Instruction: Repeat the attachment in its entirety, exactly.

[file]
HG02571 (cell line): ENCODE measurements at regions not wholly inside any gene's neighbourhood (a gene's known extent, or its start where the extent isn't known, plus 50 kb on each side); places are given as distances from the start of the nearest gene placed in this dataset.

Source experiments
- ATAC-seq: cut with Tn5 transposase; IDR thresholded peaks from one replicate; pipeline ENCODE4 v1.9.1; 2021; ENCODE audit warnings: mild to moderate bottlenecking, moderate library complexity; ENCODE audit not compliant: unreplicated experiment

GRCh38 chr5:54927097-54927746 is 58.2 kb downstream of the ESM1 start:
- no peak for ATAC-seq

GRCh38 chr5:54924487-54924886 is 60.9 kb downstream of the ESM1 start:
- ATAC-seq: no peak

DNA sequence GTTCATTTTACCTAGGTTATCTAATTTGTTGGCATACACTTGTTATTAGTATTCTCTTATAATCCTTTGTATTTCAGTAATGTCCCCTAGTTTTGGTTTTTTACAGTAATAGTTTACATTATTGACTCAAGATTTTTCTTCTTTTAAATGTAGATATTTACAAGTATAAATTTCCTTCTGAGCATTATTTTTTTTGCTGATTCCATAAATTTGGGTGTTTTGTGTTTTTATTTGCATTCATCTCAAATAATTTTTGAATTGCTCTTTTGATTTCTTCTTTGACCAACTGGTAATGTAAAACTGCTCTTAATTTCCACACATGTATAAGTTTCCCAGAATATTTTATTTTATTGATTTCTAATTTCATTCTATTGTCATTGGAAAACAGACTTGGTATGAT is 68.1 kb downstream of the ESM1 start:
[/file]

HG02571 (cell line): ENCODE measurements at regions not wholly inside any gene's neighbourhood (a gene's known extent, or its start where the extent isn't known, plus 50 kb on each side); places are given as distances from the start of the nearest gene placed in this dataset.

Source experiments
- ATAC-seq: cut with Tn5 transposase; IDR thresholded peaks from one replicate; pipeline ENCODE4 v1.9.1; 2021; ENCODE audit warnings: mild to moderate bottlenecking, moderate library complexity; ENCODE audit not compliant: unreplicated experiment

GRCh38 chr5:54927097-54927746 is 58.2 kb downstream of the ESM1 start:
- no peak for ATAC-seq

GRCh38 chr5:54924487-54924886 is 60.9 kb downstream of the ESM1 start:
- ATAC-seq: no peak

DNA sequence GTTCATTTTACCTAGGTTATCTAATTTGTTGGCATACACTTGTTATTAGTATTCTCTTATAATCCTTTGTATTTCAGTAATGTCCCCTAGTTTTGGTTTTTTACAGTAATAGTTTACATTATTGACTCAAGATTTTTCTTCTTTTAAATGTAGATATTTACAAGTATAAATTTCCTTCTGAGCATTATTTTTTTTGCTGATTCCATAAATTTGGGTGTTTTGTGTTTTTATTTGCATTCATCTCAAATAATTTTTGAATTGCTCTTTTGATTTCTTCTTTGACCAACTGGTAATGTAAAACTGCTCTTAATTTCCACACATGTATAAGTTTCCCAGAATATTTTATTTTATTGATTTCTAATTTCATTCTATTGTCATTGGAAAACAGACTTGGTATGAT is 68.1 kb downstream of the ESM1 start: